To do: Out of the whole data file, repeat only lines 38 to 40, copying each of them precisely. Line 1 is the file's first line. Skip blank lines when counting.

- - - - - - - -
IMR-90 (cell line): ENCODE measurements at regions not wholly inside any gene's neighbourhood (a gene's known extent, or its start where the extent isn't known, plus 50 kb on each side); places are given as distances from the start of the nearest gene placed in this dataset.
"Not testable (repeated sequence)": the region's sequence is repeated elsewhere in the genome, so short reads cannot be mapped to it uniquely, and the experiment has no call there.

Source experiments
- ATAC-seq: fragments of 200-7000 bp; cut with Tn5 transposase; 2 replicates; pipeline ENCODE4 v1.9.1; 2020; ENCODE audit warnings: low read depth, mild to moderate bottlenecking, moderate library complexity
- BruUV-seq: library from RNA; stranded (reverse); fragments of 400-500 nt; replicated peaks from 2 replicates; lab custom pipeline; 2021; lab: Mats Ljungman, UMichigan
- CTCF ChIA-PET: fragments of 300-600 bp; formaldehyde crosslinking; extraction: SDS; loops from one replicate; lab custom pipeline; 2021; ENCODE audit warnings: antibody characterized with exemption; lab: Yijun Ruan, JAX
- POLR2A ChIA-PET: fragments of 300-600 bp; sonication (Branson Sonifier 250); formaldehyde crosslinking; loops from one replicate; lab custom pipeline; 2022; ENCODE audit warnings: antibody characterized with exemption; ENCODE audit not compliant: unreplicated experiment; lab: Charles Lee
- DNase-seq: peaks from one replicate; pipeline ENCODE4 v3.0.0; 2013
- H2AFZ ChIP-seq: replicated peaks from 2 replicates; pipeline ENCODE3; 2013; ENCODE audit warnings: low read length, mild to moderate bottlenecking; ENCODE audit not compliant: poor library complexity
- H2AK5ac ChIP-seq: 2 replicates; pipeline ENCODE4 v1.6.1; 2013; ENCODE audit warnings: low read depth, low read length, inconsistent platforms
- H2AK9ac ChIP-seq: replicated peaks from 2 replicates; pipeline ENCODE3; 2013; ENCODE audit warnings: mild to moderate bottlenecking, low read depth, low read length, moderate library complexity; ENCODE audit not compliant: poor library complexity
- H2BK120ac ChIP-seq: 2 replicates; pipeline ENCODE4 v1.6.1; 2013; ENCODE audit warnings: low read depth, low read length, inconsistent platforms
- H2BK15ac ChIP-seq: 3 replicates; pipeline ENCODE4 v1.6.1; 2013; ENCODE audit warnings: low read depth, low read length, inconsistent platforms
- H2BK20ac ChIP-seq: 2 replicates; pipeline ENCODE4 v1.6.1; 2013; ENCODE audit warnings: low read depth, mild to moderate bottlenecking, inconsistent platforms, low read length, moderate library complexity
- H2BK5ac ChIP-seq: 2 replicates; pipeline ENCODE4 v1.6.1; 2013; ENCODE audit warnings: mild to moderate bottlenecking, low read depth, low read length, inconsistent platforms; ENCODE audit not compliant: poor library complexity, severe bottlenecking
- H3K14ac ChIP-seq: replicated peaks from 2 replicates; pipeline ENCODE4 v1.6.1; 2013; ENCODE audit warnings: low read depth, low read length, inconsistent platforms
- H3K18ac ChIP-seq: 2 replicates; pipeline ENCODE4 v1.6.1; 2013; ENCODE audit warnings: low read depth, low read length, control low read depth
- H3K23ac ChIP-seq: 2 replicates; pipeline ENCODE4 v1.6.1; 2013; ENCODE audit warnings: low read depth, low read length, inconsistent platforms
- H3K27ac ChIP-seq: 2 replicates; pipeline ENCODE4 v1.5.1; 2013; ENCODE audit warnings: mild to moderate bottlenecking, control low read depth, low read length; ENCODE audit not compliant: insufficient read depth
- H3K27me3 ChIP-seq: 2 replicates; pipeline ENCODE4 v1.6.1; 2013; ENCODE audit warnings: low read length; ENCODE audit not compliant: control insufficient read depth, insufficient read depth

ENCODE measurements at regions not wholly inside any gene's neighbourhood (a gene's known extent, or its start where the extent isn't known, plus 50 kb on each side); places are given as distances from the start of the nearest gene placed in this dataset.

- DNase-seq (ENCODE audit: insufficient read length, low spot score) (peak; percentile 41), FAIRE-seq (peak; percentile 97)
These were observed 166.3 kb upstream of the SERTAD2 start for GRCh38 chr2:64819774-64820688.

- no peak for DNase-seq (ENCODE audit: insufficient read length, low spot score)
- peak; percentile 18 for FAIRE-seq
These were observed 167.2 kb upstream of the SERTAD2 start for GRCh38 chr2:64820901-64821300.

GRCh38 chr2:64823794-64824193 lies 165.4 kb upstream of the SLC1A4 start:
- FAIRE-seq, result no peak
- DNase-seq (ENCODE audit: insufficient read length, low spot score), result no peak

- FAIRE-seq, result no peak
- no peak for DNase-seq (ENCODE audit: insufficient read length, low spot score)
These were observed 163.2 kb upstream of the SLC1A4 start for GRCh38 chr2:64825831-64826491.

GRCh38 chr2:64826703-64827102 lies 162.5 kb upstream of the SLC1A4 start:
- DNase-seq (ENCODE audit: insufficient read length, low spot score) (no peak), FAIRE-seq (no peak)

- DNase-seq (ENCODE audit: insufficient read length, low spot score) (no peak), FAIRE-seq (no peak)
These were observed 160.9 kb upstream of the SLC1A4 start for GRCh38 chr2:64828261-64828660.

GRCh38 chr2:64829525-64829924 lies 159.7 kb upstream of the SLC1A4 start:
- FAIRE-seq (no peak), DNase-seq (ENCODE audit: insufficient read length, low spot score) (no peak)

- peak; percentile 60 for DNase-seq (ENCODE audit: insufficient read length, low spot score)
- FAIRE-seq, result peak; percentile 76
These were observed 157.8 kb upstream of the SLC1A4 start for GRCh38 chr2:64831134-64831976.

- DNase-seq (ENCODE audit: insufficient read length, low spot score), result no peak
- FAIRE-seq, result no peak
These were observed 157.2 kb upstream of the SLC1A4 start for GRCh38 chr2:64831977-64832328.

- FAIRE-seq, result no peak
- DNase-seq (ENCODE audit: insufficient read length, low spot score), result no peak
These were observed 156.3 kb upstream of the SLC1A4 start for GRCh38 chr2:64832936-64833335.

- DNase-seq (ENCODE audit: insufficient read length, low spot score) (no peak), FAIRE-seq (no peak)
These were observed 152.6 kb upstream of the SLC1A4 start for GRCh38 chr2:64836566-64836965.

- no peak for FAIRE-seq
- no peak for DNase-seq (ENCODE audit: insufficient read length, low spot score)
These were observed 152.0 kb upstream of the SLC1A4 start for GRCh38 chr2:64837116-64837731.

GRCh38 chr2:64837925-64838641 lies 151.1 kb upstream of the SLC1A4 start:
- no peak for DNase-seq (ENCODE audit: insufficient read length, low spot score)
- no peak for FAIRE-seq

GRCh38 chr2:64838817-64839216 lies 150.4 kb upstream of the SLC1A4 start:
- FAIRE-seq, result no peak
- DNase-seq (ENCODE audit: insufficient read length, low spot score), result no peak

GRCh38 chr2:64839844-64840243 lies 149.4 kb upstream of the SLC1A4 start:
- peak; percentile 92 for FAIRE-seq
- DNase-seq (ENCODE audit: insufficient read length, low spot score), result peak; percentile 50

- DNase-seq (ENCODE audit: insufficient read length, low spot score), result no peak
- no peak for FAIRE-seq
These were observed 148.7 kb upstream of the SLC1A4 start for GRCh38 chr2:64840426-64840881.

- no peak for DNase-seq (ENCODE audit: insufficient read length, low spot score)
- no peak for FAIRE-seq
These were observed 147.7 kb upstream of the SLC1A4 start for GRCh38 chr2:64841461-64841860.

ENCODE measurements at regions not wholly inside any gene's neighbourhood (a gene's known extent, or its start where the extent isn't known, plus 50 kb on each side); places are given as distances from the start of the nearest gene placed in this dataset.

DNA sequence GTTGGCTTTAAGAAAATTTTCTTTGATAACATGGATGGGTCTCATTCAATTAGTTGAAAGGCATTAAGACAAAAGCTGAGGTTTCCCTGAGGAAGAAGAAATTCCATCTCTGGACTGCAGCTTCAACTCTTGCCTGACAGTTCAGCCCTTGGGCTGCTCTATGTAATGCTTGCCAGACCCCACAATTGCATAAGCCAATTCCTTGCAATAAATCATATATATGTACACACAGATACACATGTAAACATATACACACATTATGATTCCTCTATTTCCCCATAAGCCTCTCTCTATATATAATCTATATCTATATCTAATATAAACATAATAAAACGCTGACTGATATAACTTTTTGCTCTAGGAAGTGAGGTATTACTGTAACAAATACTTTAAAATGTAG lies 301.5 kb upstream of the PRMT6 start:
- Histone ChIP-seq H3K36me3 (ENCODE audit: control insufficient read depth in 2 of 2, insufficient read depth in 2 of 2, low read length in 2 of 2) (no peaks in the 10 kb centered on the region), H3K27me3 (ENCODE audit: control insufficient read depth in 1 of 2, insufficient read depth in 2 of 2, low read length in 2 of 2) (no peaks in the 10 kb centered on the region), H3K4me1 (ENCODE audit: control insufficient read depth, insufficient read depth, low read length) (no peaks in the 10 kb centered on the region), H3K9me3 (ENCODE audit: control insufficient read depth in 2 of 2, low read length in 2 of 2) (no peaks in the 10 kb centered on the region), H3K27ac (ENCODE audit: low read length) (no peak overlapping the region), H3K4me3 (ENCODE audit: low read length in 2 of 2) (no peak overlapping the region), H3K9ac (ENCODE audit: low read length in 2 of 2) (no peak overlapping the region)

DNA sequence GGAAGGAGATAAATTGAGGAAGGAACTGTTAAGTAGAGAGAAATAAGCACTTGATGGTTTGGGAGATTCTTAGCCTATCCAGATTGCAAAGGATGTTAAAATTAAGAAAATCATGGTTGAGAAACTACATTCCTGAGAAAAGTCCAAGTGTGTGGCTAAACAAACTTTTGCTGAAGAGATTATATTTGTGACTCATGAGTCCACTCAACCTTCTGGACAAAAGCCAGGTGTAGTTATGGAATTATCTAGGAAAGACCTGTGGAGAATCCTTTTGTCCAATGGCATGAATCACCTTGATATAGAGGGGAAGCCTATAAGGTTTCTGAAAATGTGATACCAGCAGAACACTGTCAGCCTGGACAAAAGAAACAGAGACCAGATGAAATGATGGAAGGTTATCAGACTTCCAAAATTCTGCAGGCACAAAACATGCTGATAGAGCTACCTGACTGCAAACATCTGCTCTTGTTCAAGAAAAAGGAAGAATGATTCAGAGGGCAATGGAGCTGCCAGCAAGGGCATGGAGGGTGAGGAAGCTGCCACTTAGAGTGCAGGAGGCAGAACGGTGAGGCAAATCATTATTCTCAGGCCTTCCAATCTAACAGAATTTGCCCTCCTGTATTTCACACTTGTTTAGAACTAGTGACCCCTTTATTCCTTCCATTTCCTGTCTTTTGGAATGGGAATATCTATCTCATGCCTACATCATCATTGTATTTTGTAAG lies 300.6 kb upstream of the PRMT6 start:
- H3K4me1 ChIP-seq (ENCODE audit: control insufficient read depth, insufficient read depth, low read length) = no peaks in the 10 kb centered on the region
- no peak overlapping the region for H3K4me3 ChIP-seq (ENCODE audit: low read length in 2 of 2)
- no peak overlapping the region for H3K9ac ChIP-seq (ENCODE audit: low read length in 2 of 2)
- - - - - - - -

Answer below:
- FAIRE-seq (no peak), DNase-seq (ENCODE audit: insufficient read length, low spot score) (no peak)

- peak; percentile 60 for DNase-seq (ENCODE audit: insufficient read length, low spot score)
- FAIRE-seq, result peak; percentile 76